The written apology provided by A2 to C1 should be mentioned. It stated:

“When you were seven I had a khatna ceremony performed on you.

This has been a practice in our culture for about fourteen centuries.

The police arrested me and I was charged and you gave evidence. I am very proud of you, you did the right thing and upheld the law when you were asked to do so.

The courts have found that in putting you through the khatna ceremony you were injured and I was responsible. I accept this decision.

I now unreservedly apologise to you. I thought I was doing what was required culturally but I accept that is wrong and breaches the law in NSW.

I want you to know that there is no way that your sisters, [the third and fourth daughters], or anyone else I come into contact [with] will go through a khatna ceremony of any description if I can prevent it.

I am very proud of you and the way you have dealt with everything you have been through with the police and courts.

Again, I am very sorry to have put you through this.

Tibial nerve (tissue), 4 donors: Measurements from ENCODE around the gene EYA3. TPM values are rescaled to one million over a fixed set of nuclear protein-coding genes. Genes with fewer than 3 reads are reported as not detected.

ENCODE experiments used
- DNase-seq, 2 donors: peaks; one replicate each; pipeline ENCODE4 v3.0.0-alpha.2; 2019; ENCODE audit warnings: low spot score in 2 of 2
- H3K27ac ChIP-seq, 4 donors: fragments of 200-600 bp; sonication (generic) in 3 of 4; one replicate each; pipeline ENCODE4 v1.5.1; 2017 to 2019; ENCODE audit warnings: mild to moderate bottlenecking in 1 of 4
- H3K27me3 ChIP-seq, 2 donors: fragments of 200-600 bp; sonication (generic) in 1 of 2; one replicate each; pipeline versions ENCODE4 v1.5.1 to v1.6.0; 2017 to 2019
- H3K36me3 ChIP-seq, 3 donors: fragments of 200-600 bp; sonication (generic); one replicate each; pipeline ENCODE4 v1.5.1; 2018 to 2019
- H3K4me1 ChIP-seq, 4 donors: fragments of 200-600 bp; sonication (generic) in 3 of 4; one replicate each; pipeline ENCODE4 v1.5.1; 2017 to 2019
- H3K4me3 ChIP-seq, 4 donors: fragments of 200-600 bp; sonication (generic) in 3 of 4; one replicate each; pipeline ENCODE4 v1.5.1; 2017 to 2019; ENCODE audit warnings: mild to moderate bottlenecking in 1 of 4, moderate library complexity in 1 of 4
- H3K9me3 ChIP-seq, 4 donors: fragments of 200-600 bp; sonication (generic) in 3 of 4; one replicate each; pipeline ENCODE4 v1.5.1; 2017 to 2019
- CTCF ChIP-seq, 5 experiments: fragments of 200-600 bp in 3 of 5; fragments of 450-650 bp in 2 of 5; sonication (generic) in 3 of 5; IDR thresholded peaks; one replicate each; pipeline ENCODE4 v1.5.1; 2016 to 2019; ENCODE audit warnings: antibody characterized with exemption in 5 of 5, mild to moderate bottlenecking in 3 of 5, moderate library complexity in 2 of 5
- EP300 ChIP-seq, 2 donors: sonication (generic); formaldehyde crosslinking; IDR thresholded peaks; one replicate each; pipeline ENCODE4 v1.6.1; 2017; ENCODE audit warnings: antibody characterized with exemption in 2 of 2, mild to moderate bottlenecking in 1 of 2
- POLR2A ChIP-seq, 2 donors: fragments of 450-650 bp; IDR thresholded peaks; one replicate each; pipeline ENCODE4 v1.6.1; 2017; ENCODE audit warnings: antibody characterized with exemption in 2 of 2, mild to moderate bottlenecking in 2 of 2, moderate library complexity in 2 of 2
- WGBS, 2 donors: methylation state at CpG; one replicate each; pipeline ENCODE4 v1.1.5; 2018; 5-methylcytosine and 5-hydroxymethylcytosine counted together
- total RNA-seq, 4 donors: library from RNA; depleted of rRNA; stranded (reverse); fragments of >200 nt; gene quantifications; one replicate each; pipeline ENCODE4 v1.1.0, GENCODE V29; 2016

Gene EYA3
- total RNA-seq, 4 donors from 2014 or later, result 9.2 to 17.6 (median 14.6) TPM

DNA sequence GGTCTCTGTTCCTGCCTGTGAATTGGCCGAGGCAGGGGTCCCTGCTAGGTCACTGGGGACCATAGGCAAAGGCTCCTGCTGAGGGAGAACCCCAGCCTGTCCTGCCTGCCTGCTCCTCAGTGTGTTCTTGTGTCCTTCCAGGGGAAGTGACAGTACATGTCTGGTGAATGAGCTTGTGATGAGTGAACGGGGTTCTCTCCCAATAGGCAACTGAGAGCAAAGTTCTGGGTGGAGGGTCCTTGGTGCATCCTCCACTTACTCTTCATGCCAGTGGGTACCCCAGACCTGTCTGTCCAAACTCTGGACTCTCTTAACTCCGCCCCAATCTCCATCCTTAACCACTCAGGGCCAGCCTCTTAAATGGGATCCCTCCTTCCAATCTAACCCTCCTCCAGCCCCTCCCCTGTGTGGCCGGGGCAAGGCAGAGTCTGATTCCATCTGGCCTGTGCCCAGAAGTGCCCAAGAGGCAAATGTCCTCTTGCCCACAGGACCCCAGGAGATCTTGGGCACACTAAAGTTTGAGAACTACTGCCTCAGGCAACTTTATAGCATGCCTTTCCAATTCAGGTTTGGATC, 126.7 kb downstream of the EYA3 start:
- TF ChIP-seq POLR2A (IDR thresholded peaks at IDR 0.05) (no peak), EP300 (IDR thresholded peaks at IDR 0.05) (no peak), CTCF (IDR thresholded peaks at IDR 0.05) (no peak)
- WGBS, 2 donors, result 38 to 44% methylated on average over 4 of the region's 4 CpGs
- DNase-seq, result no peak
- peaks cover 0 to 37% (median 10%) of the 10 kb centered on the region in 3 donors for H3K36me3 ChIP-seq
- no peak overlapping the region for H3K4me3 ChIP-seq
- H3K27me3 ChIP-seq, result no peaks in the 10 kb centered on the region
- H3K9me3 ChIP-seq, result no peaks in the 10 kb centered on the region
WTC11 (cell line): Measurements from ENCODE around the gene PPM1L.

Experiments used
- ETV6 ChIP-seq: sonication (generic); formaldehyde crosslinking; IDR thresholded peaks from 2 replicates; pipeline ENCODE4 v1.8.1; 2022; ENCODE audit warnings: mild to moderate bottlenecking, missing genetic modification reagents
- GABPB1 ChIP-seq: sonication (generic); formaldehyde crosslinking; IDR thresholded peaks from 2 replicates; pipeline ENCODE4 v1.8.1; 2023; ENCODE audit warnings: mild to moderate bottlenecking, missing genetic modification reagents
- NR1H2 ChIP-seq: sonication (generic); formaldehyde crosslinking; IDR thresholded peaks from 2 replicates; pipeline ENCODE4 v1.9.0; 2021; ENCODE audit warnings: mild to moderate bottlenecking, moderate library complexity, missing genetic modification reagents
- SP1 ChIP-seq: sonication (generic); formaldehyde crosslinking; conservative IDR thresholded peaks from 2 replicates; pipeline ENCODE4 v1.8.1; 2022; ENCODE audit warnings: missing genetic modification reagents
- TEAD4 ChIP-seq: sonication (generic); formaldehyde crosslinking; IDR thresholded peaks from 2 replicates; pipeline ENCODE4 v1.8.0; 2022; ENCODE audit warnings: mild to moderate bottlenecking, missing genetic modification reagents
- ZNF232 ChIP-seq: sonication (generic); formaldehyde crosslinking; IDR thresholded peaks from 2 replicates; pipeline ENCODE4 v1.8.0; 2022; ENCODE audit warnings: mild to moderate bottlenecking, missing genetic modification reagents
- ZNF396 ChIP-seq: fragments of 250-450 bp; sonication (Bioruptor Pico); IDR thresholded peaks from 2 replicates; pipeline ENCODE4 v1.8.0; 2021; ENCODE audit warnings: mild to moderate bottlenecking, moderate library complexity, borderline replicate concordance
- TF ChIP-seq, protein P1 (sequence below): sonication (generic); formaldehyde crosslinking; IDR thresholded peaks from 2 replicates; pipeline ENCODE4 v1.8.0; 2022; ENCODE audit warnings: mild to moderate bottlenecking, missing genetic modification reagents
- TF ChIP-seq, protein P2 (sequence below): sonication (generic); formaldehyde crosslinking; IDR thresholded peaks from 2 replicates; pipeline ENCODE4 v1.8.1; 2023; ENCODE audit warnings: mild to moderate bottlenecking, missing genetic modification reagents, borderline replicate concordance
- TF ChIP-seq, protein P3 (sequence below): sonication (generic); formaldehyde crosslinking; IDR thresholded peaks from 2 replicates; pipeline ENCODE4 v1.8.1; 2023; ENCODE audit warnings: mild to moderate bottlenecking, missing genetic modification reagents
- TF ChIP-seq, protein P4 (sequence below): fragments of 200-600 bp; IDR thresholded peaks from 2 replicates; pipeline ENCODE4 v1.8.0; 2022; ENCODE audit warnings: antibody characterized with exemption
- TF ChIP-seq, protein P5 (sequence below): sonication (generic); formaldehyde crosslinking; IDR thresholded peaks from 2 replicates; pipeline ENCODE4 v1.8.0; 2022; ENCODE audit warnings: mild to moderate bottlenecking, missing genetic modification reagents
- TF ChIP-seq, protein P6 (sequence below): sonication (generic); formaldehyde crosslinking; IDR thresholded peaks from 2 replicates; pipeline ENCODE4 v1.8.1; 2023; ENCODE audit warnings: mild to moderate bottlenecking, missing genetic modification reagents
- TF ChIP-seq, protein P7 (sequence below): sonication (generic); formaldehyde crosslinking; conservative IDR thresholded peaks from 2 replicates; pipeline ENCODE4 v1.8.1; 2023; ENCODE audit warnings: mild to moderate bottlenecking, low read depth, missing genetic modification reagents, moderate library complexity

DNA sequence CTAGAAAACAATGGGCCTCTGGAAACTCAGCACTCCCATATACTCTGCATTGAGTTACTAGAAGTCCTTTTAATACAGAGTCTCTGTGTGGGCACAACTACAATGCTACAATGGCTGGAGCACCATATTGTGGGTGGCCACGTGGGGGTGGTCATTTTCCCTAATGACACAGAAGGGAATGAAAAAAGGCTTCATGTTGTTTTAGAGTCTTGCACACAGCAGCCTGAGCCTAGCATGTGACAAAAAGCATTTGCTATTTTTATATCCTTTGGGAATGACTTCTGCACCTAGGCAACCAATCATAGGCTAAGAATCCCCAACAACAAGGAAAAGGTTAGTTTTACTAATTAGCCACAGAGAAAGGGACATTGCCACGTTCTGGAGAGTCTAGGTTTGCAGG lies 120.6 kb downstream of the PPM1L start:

My love always.”

Observing C1 in her 29 August 2012 interview, and in the witness box, indicated that she was and is an intelligent, thoughtful and caring person. This impression is confirmed by Ms O’Neill’s recent reports and the earlier psychological reports which related to her. She told the investigators on 29 August 2012 that what had happened to her had also happened to her sister, C2. As the eldest daughter in the family, it may be confidently expected that C1 will help, support and protect her younger sisters. Her strength and fortitude in the events which have transpired since August 2012 should be acknowledged by the Court.

A letter along similar lines, with some variations, was provided to C2. In her own way, C2 has shown strength in the events surrounding this case since 2012.

Although the steps taken by A2 following the sentencing hearing on 5 February 2016 may be seen as being responsive to the expression of the Court’s concern on 5 February 2016, I am satisfied that the apologies by A2 to C1 and C2 are genuine and demonstrative of remorse on her part. There is evidence that she has accepted responsibility for her actions. Further, the steps taken by A2 provide a measure of understanding for her children, in particular for C1.

I accept that A2 is a loving mother for all her daughters. I consider it highly unlikely that she will take any step adverse to the health and best interests of her children, including her two younger daughters. I am fortified in this conclusion by the approach of the Department of Family and Community Services, which has accepted that the family should remain together.

Kubra Magennis